This past September, I wrote an article about recruiting “tech stack”: tools and technology that combine to help enable the recruiting function. The words “help enable” are two of the most important words in that statement, because technology is an accelerator, not a creator, of momentum.
While I stand by the explanation of the term “tech stack,” my thought process was recently challenged when reading Good to Great by Jim Collins and thinking about the role of technology. In the last article, I mentioned that initiatives fall into the buckets of people, process, and technology. Each bucket relies on the others to truly support the ongoing effectiveness of an initiative.
When reading G2G, I initially began to question and disagree with the statement that technology is an accelerator, not a creator of momentum. In an attempt to support my thought process, I reflected on my own experiences with two specific tools: our applicant tracking system and our employee satisfaction measurement tool. Certainly, the ATS has helped engage our applicant pools, and our NPS measuring tool has helped us measure our workforce satisfaction.
I thought to myself, “Doesn’t that mean our ATS created momentum in driving candidate engagement and our NPS tool helped us keep a pulse on our employee satisfaction?” Sure they did, but it wasn’t until I realized that the tools only accelerated our ability to do so by supporting our already established goals and processes. These technologies only came after we recognized the need to further enhance and accelerate our current processes to reach our goals.
The factors that truly drove the outcome were a combination of processes, people, and our thoughtful consideration of the technologies. In the end, technology only played a part in helping us achieve positive outcomes and the book G2G helped change our organization’s mindset about the role of technology.
My favorite line regarding technology and great companies from Good to Great is:
“How a company reacts to technological change is a good indicator of its inner drive for greatness versus mediocrity. Great companies respond with thoughtfulness and creativity, driven by compulsion to turn unrealized potential into results; mediocre companies reach and lurch about, motivated by fear of being left behind”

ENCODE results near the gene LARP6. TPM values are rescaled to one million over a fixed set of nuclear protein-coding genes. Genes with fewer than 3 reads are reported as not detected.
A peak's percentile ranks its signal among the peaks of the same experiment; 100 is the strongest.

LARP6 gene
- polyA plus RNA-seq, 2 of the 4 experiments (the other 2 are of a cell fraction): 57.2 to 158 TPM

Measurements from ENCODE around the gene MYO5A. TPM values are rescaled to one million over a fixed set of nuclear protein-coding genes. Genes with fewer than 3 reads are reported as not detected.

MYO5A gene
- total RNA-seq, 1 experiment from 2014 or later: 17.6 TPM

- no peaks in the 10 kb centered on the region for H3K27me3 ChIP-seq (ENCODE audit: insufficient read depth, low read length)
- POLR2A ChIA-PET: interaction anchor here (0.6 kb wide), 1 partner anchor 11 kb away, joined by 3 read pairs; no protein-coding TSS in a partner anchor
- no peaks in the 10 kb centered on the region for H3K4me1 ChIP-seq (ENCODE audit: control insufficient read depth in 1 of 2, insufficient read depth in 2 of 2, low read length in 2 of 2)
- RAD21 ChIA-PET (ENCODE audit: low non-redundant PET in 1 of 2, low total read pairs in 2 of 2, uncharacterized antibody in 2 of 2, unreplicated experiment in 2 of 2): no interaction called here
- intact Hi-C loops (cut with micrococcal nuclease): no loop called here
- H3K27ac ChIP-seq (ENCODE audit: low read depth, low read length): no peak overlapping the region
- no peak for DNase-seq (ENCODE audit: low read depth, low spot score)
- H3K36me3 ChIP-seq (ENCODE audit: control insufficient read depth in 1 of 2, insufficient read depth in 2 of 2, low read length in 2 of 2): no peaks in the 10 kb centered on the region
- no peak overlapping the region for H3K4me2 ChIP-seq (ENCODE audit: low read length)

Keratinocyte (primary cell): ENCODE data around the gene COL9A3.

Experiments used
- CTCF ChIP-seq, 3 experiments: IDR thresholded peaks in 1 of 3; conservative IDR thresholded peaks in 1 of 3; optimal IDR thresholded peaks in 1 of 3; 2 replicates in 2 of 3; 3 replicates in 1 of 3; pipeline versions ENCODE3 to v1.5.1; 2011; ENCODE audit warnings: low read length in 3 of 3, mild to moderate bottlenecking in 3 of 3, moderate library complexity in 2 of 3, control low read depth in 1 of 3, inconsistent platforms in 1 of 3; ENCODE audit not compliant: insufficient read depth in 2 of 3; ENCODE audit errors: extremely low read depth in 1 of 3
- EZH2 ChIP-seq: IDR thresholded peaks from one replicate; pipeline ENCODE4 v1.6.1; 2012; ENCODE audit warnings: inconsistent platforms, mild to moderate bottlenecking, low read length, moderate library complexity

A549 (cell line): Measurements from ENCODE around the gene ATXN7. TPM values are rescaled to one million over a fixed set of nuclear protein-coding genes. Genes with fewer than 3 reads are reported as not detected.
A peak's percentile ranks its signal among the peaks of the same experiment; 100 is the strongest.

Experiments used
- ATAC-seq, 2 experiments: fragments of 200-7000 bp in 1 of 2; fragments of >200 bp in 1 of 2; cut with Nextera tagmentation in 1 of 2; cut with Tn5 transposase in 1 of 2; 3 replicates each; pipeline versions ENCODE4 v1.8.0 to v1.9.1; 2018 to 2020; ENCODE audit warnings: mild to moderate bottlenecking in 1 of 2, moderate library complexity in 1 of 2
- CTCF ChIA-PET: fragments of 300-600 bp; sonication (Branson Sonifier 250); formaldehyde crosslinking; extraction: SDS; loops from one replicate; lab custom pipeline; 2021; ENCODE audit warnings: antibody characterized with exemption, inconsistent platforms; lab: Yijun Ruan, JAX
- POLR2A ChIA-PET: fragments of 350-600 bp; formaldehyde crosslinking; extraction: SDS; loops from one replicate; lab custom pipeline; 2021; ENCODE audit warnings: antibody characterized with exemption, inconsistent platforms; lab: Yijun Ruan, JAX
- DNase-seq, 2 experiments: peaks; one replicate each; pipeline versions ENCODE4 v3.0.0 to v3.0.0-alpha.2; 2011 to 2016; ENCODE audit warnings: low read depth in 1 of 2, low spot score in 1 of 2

Here are two key points that help navigate and support the “tech stack” for my Recruiting and L&D teams.
Avoid tech fads and bandwagons:
The feeling of being left behind in regards to technology is always present. Every day it seems that new workforce tech tools or recruiting tech is being introduced to the market. Yet great companies become pioneers in carefully selected technology.
Your strategy shouldn’t hinge on technology pioneering your department or organization. Instead, think in terms of how does this technology fit into our strategy and help us reach our ultimate goal?
Ultimately, ask yourself these questions to gain clarity:
- Does the technology fit directly with our strategy and drive us to reach our end goal?
- If yes, then become pioneers in the application of the technology.
- If no, ask, do we need the technology at all?
• If yes, then all you need is parity (maybe you don’t need the best)
• If no, then the technology is irrelevant (you don’t need the technology at all)
Crawl, Walk, Run:
This simple concept will save you major headaches! As I just mentioned, the feeling of being left behind is always present. When responding to new technologies, take the crawl, walk, then run concept.
Crawl – Does the new technology fit into your strategy and your main focus? In the book they refer to “hedgehog concept,” but for this purpose, we’ll refer to it as strategy. Does it serve as an accelerator for you reach your department or organizational goals?
Walk – Find out how you can use this technology specifically for your organization. Each software and each company has its unique challenges and not all tools are designed for every organization’s unique challenges.
Run – Fully implement the technology and become an expert in that tool. The tool is only as powerful as those who implement and utilize it.
Next time you’re in the process of evaluating new tools to add to your tech stack, consider your true motivating factors and whether this new technology will truly accelerate the achievement of your team’s goals.
Rather than looking to emerging tech as the main catalyst of success, look at how you can pioneer the application of the right technologies that fill your toolbox.